City living has always offered a degree of exhibitionism and voyeurism, the chance to glimpse other peoples lives—fancy parties, bedtime stories, extramarital affairs—through open windows or sheer curtains. In Manhattan, where glass-walled condominiums and hotels have come to dominate the city’s architecture over the last 20 years, the private lives of its inhabitants are increasingly on public display.
To wit: Guests of the new Public Hotel on the Lower East Side have been seen having sex by tenants of a neighboring building. Some of them complained about the peep shows to local papers earlier this week.
“Guys are together, girls and girls are together. They don’t even pull the shades down,” one 68-year-old resident of the public-housing building told the New York Post. “You see them having sex all the time, hands on the window,” another remarked, adding that she witnesses these kinds of lewd acts “four times a week.” The building’s tenant leader said one resident saw a man masturbating in front of the hotel’s floor-to-ceiling windows.
Photographic evidence of naughtiness in the hotel windows is now circulating the internet, courtesy of the Post’s intrepid photojournalists.
The Public Hotel hotel opened in June to surprisingly little fanfare beyond the glossy fashion and design magazines that gushed over Ian Schrager’s latest creation.
After all, this was the man who co-founded Studio 54, New York City’s playground for the rich and famous in the 1970s, then introduced boutique hotels to the hospitality industry in the 1980s.
Now, Schrager has set out to revolutionize the industry again with his Public Hotel, which promises to bring luxury to the masses. Rates for its 270 rooms start at $150, and Schrager has compared his creation to an Airbnb-style hotel for the next generation of travelers.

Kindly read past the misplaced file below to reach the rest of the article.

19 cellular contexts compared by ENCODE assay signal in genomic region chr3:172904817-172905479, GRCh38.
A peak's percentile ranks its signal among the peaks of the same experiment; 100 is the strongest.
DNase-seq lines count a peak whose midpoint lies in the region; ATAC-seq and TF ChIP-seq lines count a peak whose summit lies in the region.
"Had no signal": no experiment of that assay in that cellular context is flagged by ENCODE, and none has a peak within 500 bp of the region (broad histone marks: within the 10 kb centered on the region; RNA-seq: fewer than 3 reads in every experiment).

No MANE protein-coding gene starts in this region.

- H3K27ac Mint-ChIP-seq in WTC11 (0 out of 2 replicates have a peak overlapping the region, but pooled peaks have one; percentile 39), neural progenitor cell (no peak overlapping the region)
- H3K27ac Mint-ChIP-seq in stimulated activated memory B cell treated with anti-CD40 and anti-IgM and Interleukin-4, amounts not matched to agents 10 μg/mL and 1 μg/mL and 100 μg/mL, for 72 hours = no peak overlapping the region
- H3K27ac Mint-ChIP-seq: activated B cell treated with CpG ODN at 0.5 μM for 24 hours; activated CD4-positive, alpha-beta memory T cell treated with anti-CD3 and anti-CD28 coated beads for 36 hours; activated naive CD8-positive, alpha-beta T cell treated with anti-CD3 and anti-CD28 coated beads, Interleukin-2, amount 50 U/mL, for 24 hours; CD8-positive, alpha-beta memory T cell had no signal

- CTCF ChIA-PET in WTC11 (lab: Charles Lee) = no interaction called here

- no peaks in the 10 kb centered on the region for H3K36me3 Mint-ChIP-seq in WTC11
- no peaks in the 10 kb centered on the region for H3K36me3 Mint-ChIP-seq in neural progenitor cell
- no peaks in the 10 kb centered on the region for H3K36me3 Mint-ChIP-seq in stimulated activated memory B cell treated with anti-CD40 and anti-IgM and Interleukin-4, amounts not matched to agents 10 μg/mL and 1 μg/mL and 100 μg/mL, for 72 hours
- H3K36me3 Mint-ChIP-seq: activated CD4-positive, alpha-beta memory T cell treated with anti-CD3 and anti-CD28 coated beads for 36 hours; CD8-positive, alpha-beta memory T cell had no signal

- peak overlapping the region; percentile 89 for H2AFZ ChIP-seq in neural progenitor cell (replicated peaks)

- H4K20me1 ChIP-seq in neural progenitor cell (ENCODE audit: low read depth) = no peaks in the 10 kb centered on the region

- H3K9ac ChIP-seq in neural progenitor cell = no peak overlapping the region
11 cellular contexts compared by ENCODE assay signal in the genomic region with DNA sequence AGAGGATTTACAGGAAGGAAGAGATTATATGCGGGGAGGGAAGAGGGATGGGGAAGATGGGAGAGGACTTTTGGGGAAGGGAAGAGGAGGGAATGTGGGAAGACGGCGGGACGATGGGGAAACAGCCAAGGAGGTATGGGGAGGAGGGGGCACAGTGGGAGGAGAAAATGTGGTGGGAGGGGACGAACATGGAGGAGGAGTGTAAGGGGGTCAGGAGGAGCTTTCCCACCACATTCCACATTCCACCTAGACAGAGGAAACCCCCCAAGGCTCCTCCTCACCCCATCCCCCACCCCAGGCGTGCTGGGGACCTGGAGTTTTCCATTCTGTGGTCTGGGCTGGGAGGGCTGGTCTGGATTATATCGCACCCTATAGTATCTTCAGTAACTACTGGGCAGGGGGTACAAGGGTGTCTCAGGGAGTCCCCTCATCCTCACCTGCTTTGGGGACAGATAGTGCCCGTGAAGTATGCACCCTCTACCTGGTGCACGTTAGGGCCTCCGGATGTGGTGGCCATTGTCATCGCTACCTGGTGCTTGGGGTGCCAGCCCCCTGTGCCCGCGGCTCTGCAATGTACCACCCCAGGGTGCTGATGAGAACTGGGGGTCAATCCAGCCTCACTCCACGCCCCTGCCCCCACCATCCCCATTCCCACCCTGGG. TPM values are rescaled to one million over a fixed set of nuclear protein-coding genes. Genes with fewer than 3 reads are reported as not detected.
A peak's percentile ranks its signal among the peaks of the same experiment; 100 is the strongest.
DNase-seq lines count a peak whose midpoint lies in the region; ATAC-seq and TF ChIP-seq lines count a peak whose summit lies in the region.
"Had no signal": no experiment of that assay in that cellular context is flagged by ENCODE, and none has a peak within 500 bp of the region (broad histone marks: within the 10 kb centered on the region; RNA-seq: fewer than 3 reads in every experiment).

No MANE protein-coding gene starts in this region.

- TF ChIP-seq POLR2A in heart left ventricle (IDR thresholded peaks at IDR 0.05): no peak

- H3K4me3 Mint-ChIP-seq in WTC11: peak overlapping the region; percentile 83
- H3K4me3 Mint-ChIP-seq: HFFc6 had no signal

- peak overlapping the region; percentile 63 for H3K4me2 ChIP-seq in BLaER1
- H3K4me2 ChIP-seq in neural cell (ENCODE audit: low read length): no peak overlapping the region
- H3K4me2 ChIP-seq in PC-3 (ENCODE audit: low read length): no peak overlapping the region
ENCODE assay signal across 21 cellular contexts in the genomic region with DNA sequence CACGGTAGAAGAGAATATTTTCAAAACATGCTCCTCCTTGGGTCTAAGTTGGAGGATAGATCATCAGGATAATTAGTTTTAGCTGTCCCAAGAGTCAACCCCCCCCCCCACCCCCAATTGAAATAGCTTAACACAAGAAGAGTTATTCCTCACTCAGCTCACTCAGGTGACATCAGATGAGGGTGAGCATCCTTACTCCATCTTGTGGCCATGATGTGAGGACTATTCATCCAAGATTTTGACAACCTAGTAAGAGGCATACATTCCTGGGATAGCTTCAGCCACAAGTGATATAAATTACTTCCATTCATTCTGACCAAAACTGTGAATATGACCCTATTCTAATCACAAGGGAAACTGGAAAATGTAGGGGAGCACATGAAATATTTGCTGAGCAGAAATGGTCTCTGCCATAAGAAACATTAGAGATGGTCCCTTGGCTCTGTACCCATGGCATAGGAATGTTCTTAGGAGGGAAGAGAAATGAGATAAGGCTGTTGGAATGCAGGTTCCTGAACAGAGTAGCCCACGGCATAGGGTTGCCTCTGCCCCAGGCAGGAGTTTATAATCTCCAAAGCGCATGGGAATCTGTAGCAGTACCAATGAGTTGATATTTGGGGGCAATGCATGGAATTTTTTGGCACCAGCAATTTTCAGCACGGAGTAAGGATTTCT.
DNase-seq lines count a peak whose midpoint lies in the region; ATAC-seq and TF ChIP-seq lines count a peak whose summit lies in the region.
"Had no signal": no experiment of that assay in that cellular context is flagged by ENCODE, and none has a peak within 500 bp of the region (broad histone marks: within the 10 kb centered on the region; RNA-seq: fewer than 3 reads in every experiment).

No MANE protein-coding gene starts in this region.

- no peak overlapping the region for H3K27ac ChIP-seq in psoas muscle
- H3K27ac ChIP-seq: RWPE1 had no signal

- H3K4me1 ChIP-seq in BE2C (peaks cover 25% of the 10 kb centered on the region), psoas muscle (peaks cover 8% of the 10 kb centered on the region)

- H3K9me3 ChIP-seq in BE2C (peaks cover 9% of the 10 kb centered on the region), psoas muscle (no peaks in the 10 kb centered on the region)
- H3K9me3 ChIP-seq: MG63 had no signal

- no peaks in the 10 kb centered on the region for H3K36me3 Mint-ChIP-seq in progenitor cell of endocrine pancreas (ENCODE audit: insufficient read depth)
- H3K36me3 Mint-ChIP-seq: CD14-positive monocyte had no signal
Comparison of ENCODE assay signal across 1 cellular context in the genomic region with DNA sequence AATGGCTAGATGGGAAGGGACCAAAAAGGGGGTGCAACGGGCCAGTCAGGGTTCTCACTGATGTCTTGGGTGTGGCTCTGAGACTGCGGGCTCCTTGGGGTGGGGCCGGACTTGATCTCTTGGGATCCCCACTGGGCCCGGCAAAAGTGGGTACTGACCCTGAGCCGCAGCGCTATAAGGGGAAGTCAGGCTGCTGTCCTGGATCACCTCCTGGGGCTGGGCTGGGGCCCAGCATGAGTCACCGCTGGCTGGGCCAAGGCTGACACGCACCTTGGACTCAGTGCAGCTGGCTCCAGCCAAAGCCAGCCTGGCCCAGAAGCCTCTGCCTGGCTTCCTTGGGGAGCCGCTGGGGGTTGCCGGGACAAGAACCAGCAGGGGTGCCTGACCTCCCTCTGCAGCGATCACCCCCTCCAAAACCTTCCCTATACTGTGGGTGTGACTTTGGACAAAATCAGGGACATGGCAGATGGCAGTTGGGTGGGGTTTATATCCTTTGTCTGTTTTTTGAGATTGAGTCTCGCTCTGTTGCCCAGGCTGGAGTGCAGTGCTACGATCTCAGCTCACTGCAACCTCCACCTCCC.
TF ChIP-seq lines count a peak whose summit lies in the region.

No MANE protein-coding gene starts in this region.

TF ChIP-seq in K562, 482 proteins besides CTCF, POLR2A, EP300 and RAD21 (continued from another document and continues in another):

True to its name, much of the space is indeed open to the public in addition to hotel guests. On the first floor, a grab-and-go marketplace and “Public Kitchen” restaurant, both run by acclaimed chef Jean-Georges Vongerichten; on the second floor, the South American-inspired “Diego” bar-and-lounge (named after artist Diego Rivera) in addition to a separate, more open co-working space and lounge area with another bar; a sprawling performance arts space called “Public Arts” in the basement (“the first new idea since Studio 54 forty years ago and the embodiment of a nighttime renaissance,” according to press materials) and two rooftop bars—one open-air and one indoors—with magnificent views of the city skyline.
In many ways, the Public Hotel is the Lower East Side’s answer to André Balazs’ Standard Hotel overlooking the High Line in Chelsea, which also earned a reputation for attracting exhibitionists when it opened in 2009.
“I’ve seen women in the classic cop ‘up against the wall’ pose, only up against the window, while their man is behind them,” a man who worked at a nearby restaurant told New York magazine shortly after the hotel opened. “Lights on so all can see... I’ve seen guys [pleasuring themselves] in front of the windows. I’ve seen multiple women in the same room picking up and waving lamps to get our attention...”
Eight years later, sex-in-the-windows has become something of a legend at the Standard, a publicity-attracting reputation that Balazs fueled with a provocative ad when the hotel opened to guests before construction was finished. (“We’ll put up with your banging if you put up with ours,” it read.)
It’s unclear if the reported nude antics at the Public Hotel are a PR strategy or par for the course for a hotel with glassy, floor-to-ceiling windows.